[Rather than finishing my year in review, here goes a diversion.]
I too watched the first/preview episode of The Rising of the Shield Hero adaptation. It was a bit compelling but probably slightly more uncomfortable than compelling. The problem I have with it is its narrative voice. It reads(?) like someone is writing a light novel that target incels as the audience. That in itself is not terrible but seeing a show pandering to someone, no matter who, is not a great sign. It is not about the false accusation of rape, but the construction of the characters and motives surrounding it, that marks it poorly for the online lynch mob. (BTW linking Jeko because my post is basically a rebuttal of his and reading that motivated me to write this one.)
This post came to my mind primarily because, well, you can have a dramatic story about a hero who was falsely accused of rape, and not be misogynistic. He is right in that the innocent accused alone doesn’t make it per se misogynistic. So what makes Shield Hero so misogynistic thus far? Shield Hero is misogynistic because it reduces the women in the story to less than human specifically to further its emotional narrative. This is exactly what incels do as a fundamental concept to their cause. Of course, this is just based on one episode and I should overall disclaim that I don’t know what the story is like after this point besides from reading the Wiki entry. Given the quality of the story and the way the events are presented, though, I don’t expect it to be anything good. I certainly could be wrong (well, am I really wrong on SAO)?
So far in the series, things are not so offensive because, well, even the main character is hardly beyond a pile of tropes and I think even Nasu Kinoko wrote more compelling characters in the 90s than this. It is below par for the course for this genre. When you are eyeballing a pile of trash, that pile of trash is a bunch of trash, so even the bad ideas fail to be that terrible. I enjoyed Shield Hero e1’s general production quality (I guess it was technically the preview, so not the actual first episode). The baseline concept is not the worst among all the isekai light novel adaptations I’ve watched in the past couple years. I do like how the different heroes came from different versions of Japan. I even like (based on Wikipedia) how the main character grows to trust his female slaves over time, despite his trust issues with people, and despite that they had to actually utilize slavery as a key story element and not just some side dressing.
The unfortunate thing is, you can tell a story about a guy who suffers through all these common psychological issues without framing it using modern misogyny. Albeit almost as bad, but last year’s How NOT to Summon a Demon Lord similarly tacked this issue in a subplot without too much ick. (Although I was swimming in quite a bit of ick as is at the time.) I guess it is cool and hip and meme-worthy with some folks to tell a story Shield Hero tells. I am not particularly arsed by this because, ultimately, this is a work of fiction (and fantasy at that) and mature viewers (definitely not appropriate to show this kind of thing to children without parental guidance) should be able to realize what it is.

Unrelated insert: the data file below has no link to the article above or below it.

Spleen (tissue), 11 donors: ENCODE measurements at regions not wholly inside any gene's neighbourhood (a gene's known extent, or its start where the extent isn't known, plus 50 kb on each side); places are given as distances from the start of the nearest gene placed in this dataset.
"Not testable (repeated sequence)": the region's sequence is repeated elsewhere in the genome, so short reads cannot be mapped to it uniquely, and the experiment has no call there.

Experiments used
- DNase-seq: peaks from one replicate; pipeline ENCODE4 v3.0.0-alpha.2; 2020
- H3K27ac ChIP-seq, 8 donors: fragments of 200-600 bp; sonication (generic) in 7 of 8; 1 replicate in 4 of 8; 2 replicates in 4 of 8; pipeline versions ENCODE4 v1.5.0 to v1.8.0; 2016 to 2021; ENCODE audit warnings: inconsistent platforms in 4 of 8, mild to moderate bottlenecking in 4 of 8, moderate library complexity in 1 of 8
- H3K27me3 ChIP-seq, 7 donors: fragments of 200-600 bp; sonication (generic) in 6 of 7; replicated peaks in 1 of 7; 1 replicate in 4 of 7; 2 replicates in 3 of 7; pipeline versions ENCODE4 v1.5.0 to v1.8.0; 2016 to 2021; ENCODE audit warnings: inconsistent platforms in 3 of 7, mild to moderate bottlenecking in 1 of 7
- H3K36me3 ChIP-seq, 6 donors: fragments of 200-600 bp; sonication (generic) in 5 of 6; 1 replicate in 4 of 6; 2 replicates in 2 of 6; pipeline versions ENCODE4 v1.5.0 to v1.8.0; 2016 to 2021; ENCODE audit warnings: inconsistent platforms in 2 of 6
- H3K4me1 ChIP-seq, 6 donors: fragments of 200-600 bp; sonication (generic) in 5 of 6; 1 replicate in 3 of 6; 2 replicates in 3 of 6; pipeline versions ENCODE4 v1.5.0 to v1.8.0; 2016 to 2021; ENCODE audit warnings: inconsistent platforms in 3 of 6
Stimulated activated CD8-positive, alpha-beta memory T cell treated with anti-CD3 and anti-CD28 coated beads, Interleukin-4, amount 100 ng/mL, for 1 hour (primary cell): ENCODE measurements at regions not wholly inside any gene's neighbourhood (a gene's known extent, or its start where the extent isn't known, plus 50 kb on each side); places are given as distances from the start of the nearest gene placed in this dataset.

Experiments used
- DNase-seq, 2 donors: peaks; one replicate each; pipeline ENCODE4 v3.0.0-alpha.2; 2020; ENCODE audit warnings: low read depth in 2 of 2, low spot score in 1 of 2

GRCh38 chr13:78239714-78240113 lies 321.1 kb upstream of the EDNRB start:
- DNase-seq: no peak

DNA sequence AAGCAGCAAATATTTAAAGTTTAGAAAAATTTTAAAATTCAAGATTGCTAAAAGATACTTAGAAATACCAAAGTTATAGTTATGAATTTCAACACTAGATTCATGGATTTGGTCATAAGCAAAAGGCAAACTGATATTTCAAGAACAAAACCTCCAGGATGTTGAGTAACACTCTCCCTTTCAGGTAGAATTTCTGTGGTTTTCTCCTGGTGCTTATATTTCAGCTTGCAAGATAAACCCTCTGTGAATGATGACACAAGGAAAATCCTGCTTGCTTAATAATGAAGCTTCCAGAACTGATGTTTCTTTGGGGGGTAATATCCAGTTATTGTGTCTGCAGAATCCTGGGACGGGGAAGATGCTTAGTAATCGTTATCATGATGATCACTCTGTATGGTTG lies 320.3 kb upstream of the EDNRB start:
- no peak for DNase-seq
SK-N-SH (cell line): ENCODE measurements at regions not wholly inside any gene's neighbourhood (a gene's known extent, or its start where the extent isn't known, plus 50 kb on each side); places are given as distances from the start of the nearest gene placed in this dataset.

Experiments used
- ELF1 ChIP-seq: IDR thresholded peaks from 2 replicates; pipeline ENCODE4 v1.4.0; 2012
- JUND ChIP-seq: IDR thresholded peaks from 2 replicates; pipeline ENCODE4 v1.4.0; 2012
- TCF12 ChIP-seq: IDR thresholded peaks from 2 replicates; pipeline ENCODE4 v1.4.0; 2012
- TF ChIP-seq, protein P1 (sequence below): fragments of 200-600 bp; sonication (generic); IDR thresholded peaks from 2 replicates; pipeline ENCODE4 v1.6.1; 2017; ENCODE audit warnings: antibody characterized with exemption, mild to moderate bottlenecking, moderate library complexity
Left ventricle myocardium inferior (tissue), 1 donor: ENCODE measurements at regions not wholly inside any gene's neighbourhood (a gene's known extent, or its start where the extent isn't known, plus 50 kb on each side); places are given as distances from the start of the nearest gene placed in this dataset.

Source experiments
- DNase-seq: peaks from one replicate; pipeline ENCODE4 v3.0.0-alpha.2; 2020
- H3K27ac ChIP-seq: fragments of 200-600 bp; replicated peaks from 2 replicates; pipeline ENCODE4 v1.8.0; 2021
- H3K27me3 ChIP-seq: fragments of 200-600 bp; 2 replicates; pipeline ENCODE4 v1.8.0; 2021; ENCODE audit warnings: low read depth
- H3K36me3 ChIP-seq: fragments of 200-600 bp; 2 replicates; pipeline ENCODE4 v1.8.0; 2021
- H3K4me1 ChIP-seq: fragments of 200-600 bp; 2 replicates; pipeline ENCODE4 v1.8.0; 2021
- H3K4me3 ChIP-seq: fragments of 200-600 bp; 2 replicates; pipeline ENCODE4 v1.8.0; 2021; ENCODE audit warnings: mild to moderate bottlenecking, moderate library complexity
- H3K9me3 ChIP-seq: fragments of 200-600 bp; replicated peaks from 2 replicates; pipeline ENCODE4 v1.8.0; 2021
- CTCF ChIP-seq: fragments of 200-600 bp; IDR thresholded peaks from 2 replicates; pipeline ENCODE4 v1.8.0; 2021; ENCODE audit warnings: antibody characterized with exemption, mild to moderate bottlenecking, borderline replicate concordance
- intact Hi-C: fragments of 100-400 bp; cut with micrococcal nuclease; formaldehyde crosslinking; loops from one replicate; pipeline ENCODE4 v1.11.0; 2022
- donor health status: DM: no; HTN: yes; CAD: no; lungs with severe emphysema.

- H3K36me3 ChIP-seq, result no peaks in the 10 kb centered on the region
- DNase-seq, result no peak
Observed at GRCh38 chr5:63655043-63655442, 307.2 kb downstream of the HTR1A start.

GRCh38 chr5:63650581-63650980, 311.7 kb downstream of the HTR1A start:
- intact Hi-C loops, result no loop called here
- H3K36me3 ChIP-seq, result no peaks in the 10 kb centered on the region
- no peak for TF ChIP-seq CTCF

I think the story could be a lot better right off the bat by basing the main character not as a freeloader nerd laughing at bitches in his light novel. That is totally not the right way to start this story. If we want to go heavy with a fake rape accusal, Shield Hero will have to open with some heavier story elements, rather than just giving us the dumb lines he has been saying and the defensive (and borderline hypocritical) attitudes alone. I mean, maybe this indicates the author’s attitude about this particular plot element. It also doesn’t help, even before encountering the rape accusations, the main guy came across like a giant tool to begin with, and his cheerful “hey I’m in an Isekai Light Novel wink-wink-wink” attitude was the only thing that makes me want to root for him. This is also why that whole rape not-trial scene seemed really trite and a giant pander to incel thinking–as literally here’s a guy don’t own up to their tool-ness and blame others for their own failures, even if it may be a natural reaction and he might have a case for it. It’s a simple lesson in narrative storytelling–you are not suppose to be presenting facts of an internet argument to win your viewers’ sympathy. In terms of trustworthiness, our hero has very little one episode in because he has not done anything to earn any, so his plight also will ring hollow in the hearts of the viewers. Worse, it makes you think who would? Someone who was falsely accused of rape too? LOL.
Hopefully all those things I mentioned are just setup for future character development. It should be clear that despite the misogynist elements in this particular light novel turned anime, the core of the story is very, uh, staple, to use a nicer word. There is too much poor execution, so much unoriginality, enough to blunt of any strong message it wants to actually send at this point. I think it’s a lot easier, if you want to talk about misogyny regarding Shield Hero, to run a Bechdel test after the season is over. Truth is anyone who still want to discuss after sticking around probably already have their minds made up.
PS. How NOT to Summon a Demon Lord is a fun, but really bad mary sue sort of a story. It makes SAO S1 look good (aside from the fact that SAO S1 does…look quite good, but that’s not what I mean). And now we have something even more problematic. Dare I predict in another 2 years we will have even worse garbage (and I will probably still watch it….). Or, I can’t believe Death March is the best generic Isekai anime in the past year. Well it does have Suki no Skill…